hide Sorting

You can sort these results in two ways:

By entity
Chronological order for dates, alphabetical order for places and people.
By position (current method)
As the entities appear in the document.

You are currently sorting in ascending order. Sort in descending order.

hide Most Frequent Entities

The entities that appear most frequently in this document are shown below.

Entity Max. Freq Min. Freq
191 BC 4 4 Browse Search
194 BC 3 3 Browse Search
197 BC 3 3 Browse Search
191 BC 3 3 Browse Search
195 BC 3 3 Browse Search
207 BC 2 2 Browse Search
196 BC 2 2 Browse Search
188 BC 2 2 Browse Search
205 BC 2 2 Browse Search
281 BC 1 1 Browse Search
View all entities in this document...

Browsing named entities in a specific section of Titus Livius (Livy), The History of Rome, Book 35 (ed. Evan T. Sage, PhD professor of latin and head of the department of classics in the University of Pittsburgh). Search the whole document.

Found 1 total hit in 1 results.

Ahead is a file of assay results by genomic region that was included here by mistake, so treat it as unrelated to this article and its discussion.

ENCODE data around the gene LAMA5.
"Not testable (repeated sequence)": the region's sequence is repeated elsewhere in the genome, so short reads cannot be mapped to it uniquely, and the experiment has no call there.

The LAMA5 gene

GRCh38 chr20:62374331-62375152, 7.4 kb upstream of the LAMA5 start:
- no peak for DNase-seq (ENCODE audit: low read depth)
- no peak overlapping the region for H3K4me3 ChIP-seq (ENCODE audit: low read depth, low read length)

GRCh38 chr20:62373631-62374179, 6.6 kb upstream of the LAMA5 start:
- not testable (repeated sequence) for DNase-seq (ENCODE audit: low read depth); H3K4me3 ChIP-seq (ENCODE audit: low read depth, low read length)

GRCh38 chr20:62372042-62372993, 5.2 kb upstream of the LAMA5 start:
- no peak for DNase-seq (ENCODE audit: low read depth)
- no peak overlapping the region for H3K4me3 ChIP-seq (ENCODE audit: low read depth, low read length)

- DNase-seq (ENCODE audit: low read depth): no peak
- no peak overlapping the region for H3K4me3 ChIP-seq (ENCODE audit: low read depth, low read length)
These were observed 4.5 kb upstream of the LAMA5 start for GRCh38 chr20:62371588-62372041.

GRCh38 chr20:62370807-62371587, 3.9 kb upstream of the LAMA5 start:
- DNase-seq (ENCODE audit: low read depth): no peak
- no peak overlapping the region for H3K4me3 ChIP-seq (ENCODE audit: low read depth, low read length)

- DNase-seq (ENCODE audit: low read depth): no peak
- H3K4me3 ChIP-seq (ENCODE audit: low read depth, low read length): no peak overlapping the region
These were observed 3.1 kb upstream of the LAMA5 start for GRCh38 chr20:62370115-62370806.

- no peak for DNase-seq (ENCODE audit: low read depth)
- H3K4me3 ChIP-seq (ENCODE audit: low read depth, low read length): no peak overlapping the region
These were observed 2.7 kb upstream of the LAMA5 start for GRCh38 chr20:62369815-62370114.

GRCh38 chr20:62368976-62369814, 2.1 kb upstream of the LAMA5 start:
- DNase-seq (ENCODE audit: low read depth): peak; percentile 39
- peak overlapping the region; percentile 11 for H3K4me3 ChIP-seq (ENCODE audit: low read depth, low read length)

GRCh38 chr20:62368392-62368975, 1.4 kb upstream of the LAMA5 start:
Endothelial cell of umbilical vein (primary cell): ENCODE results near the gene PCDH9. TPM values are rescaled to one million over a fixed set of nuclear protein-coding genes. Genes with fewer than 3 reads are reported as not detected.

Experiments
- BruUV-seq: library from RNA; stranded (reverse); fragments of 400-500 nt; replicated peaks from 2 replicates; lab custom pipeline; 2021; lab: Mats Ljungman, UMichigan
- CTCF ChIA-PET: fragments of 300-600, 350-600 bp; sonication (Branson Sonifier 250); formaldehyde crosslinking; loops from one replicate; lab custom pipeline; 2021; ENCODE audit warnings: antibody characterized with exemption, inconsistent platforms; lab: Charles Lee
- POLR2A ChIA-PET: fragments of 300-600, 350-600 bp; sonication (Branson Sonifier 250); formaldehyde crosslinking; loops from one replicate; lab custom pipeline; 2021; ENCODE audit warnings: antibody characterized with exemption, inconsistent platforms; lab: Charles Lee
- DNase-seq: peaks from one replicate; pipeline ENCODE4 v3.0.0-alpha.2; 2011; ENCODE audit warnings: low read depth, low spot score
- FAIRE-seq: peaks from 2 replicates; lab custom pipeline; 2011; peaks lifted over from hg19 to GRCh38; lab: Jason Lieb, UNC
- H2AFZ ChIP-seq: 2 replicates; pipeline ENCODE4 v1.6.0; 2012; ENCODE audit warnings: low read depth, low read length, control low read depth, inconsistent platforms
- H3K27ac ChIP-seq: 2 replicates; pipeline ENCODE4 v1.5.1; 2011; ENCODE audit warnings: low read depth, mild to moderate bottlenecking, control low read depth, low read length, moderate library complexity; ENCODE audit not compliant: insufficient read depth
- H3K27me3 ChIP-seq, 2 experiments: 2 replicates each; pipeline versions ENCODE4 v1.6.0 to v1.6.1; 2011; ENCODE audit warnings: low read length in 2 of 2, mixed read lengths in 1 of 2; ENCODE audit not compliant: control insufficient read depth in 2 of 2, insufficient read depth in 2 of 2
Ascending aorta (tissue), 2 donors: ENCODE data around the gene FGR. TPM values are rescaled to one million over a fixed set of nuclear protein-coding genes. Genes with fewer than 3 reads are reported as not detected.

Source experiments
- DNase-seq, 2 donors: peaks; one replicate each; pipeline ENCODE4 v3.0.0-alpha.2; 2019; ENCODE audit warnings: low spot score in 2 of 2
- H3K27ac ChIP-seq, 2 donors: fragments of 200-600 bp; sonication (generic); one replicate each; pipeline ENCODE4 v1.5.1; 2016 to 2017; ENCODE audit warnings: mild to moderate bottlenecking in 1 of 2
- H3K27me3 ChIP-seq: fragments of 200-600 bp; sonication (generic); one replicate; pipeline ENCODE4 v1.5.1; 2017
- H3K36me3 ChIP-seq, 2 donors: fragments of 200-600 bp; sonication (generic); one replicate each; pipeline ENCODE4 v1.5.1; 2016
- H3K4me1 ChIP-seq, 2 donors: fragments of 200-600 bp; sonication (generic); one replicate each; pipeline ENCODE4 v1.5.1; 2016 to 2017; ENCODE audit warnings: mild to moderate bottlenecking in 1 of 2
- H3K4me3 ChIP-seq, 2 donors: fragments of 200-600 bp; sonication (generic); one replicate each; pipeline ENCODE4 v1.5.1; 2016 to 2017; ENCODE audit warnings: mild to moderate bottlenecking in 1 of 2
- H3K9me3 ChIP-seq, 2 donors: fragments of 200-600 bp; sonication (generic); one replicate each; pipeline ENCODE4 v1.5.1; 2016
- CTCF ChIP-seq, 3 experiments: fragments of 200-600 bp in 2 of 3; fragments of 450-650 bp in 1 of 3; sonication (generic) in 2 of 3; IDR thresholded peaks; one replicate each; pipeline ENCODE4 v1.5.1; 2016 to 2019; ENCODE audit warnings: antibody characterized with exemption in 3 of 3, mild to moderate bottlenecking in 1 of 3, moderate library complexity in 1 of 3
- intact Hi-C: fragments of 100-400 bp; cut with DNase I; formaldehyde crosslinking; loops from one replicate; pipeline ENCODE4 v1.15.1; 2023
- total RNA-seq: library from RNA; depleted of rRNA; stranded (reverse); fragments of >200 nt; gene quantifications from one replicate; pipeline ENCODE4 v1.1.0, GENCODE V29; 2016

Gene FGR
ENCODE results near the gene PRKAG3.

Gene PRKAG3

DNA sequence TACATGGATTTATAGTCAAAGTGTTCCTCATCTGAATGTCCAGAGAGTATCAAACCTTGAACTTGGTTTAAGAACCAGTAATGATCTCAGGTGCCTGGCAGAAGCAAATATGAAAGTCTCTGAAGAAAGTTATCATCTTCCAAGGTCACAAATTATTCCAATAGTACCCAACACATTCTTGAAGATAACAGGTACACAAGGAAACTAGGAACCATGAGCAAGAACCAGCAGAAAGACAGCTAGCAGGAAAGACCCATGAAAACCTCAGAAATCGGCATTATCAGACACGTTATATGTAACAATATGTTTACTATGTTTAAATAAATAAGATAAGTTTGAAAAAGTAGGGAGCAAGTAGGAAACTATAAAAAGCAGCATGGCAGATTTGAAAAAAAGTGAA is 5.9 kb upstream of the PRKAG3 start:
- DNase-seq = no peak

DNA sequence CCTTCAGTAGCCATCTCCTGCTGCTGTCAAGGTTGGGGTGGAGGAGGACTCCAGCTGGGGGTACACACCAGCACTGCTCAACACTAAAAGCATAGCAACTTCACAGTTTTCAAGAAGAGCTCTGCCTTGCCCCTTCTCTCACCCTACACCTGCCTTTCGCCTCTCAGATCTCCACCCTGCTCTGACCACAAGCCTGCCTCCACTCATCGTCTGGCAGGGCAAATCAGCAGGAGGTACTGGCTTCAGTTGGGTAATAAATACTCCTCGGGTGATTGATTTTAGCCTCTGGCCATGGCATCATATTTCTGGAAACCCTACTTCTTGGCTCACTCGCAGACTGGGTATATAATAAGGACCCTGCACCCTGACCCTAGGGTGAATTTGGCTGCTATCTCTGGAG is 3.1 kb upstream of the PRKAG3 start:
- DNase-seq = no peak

At about the second hour the battle began. The left squadronCf. XXXI. xxi. 7; the dextra ala in this case was apparently with the Roman legions: see sect. 6 below. of the allies and the irregular troopsThese troops were not an organic part of the legion: cf. XXXIV. xlvii. 4 and the note. were fighting in the front line; their commanders were two lieutenants of consular rank, Marcus MarcellusProbably the consul of 196 B.C. (XXXIII. xxv. 4). and Tiberius Sempronius,Cf. XXXIV. xlii. 3. consul of the preceding year. The new consul was now with the leading standards, now holding back the legions in reserve, lest in their ardour for the fight theyB.C. 193 should rush forward before the signal was given. He ordered two military tribunes, Quintus and Publius Minucius, to lead the cavalry of these legions beyond the flanks of the battle-line into open ground, whence, when the signal was given, they were to attack from the open.The phrase ex aperto does not repeat the idea of i